COMMONWEALTH vs. ALBERT HUSSEY.Annotate this Case
COMMONWEALTH vs. ALBERT HUSSEY.
14 Mass. App. Ct. 1015
November 8, 1982
The defendant appeals from his conviction on a complaint charging him in two counts with unreasonably neglecting (being of sufficient ability) to provide for the support and maintenance of his wife (first count) and of his two minor children (second count). He claims error in the denial of his motion for a required finding of not guilty on both counts and in the admission of certain evidence.
1. The motion should have been granted as to count one. Uncontroverted evidence introduced by the Commonwealth indicated that the former wife of the defendant was married to one Moran. Since there was no evidence that the defendant was married to his former wife at any time during the period for which he was charged with neglecting to support her, the Commonwealth has failed to prove an essential element of the offense charged under G. L. c. 273, Section 1.
2. While the evidence as to count two was scant, we think it was sufficient to withstand the defendant's motion for a required finding of not guilty. We reverse and remand, however, because a "wage report" on which the judge may have relied was inadmissible and should have been excluded.
Although Federal regulations require the Department of Public Welfare to exert pressure (by providing protective payments, see 45 C.F.R. Section 234.60[a] ) on an applicant who fails to appear as a witness in proceedings to obtain support, see 45 C.F.R. Sections 232.12(a) (3), 232.12(b) (2) & 232.12(d) (2) (1981), it does not appear that the department did so. See also 106 Code Mass. Regs. Sections 303.700 & 303.720 (A) (2) (b), as amended, May, 1980. In any event, the former wife of the defendant did not testify, and the only witness at trial was an employee of the department. Testifying from business records of the department, she stated that the former wife is receiving payments from the department ($314 a month) for the support of the defendant's two minor children. She also testified that the total payments the wife received from the defendant during the last seven years preceding the complaint for the support of herself and her two children amounted to $175. See Commonwealth v. Gruttner, 385 Mass. 474 , 481 (1982) (only six-year period is relevant).
The evidence that the children were on welfare came from business records of the department and could be the basis of testimony by the department employee. See G. L. c. 233, Section 78. The defendant's claim
that such evidence was inadmissible hearsay because he could not question his former wife concerning the legitimacy of her claim to welfare benefits is without merit. He is not entitled to exclude the fact that welfare payments are being made to his family on the ground that the department's decision rested in part on information obtained from the wife. The "danger" of his children "becoming a burden on the public" is a relevant element under G. L. c. 273, Section 1, and the evidence that the children were public charges was competent without cross-examination of the wife. Moreover, the defendant had the opportunity to cross-examine the department employee concerning its investigation.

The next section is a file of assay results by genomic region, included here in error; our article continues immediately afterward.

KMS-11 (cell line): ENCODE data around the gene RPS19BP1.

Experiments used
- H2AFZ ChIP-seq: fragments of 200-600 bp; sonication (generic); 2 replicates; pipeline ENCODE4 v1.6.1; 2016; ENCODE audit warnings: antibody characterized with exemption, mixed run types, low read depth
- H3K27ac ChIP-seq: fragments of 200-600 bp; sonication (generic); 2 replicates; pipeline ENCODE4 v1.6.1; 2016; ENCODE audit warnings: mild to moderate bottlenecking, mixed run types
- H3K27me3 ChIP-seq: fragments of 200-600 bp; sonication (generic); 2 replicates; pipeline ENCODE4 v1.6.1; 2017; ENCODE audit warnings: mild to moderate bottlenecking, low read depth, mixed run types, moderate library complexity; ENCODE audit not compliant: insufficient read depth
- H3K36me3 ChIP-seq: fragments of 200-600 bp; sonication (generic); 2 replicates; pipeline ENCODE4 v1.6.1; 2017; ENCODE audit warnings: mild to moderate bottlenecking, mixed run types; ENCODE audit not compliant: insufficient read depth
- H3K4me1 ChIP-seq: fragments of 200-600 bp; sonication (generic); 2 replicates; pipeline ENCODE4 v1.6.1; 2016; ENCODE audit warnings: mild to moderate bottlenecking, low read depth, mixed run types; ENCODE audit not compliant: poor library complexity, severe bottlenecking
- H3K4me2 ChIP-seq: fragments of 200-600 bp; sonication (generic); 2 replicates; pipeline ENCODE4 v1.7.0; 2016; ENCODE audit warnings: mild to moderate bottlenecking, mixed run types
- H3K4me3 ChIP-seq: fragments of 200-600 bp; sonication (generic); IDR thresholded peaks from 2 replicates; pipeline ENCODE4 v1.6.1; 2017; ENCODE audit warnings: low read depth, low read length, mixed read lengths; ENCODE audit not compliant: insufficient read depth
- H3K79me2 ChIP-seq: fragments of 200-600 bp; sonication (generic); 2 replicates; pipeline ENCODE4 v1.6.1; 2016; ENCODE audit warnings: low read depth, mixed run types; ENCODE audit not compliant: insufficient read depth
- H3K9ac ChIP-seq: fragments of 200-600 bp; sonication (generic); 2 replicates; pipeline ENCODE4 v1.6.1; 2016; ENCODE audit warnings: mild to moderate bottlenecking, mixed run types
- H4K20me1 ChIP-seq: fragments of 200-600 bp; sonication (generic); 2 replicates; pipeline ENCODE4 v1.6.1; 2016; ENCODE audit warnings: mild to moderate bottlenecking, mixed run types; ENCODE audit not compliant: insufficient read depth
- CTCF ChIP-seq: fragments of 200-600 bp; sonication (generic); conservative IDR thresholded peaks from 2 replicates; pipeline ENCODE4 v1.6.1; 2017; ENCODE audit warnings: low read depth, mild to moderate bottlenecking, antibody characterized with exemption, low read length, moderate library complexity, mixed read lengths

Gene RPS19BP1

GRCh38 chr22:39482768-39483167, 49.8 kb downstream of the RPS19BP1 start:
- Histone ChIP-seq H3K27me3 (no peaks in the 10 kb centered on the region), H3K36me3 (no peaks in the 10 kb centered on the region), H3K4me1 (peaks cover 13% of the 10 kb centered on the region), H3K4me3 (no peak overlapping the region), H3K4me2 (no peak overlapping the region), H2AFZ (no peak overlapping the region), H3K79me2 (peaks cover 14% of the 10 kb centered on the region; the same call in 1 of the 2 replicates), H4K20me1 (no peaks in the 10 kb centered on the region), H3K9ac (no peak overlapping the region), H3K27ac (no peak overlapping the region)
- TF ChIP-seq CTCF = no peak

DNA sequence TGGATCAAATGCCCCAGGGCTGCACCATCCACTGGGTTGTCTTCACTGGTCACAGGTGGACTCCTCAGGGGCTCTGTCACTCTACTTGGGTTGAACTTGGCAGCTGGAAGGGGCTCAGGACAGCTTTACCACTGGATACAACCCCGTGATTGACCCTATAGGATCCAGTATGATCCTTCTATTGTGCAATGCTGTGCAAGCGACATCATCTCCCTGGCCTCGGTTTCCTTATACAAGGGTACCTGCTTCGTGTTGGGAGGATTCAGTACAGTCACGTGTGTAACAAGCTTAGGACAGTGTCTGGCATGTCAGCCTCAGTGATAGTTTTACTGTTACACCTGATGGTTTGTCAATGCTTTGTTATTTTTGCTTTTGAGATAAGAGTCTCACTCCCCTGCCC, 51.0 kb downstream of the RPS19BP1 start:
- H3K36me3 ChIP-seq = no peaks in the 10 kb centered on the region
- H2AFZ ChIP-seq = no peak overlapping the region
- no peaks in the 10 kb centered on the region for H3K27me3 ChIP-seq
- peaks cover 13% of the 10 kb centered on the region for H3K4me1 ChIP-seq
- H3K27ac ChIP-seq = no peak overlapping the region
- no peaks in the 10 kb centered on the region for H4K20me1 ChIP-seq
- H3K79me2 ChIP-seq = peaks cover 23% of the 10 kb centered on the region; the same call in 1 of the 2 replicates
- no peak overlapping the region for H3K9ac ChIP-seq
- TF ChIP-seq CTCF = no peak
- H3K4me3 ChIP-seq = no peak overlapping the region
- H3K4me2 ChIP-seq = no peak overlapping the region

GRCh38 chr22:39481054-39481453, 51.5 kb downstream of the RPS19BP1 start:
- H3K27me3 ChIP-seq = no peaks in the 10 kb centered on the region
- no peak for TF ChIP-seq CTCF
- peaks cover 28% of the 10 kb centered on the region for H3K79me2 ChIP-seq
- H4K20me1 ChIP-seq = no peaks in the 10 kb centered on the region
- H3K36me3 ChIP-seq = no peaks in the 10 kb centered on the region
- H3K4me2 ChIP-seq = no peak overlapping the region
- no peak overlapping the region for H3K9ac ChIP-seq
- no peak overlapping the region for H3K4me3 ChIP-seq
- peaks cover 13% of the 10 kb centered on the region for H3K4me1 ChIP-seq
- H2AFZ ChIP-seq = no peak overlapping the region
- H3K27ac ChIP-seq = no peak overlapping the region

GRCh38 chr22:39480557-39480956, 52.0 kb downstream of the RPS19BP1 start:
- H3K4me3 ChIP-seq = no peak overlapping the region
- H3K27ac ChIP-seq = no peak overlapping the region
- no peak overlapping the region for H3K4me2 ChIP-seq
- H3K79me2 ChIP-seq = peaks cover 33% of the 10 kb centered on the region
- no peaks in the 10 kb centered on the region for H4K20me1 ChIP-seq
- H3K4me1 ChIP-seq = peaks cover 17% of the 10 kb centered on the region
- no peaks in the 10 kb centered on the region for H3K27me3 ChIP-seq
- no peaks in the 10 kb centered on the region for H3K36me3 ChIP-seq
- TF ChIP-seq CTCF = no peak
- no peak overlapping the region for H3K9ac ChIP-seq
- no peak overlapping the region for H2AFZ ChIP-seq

The admission of evidence that the defendant's total payments to his wife amounted to $175 during the seven-year period prior to the complaint is more troublesome. Before the department employee took the stand, the defendant objected to her testifying on the ground, among others, that her testimony would be hearsay. The trial judge informed the defendant that he would allow the witness to testify and that the defendant should object to those portions he deemed inadmissible. The defendant objected to many parts of the employee's testimony, but did not object to or move to strike the evidence relating to the defendant's payments to his former wife. In these circumstances, the evidence could have been received without the direct testimony of the wife, and we need not consider whether it would have been otherwise admissible.
Over the objection of the defendant, the department employee was permitted to testify from a "wage report" of the defendant's employer that the defendant was employed from 1977-1979 at a wage of $200 a week. This evidence should have been excluded. The department did not make the wage record; it simply received it. Wingate v. Emery Air Freight Corp., 385 Mass. 402 , 406-407, and see at 409 discussion by Liacos, J., concurring (1982). The document did not qualify as a business record of the department, ibid., and as there was no foundation laid for its admission as a business record, if it was one, of the defendant's employer, the testimony did not come within the business record exception of the hearsay rule. G. L. c. 233, Section 78.
It does not follow, however, that the defendant's motion for a required finding should have been granted. Evidence of the defendant's financial ability is not required to support a conviction if, as here, there is evidence that the children are on welfare and that the payments made by the defendant were negligible. General Laws, c. 273, Section 7, as appearing in St. 1977, c. 848, Section 4, provides that proof of "neglect . . . to make reasonable provision for . . . support . . . shall be prima facie evidence that such . . . neglect . . . is wilful and without just cause." Commonwealth v. Truczinskas, 318 Mass. 298 , 299-300 (1945). Commonwealth v. Marino, 343 Mass. 725 , 726 (1962). Commonwealth v. Provencher, 12 Mass. App. Ct. 989 , 990 (1981). No challenge to the application of G. L. c. 273, Section 7, has been made.
contributed to the guilty finding, we reverse the judgment, set aside the finding, and remand the case for a new trial on count 2. On count one the judgment is reversed and the finding set aside. Judgment for the defendant is to be entered on count one.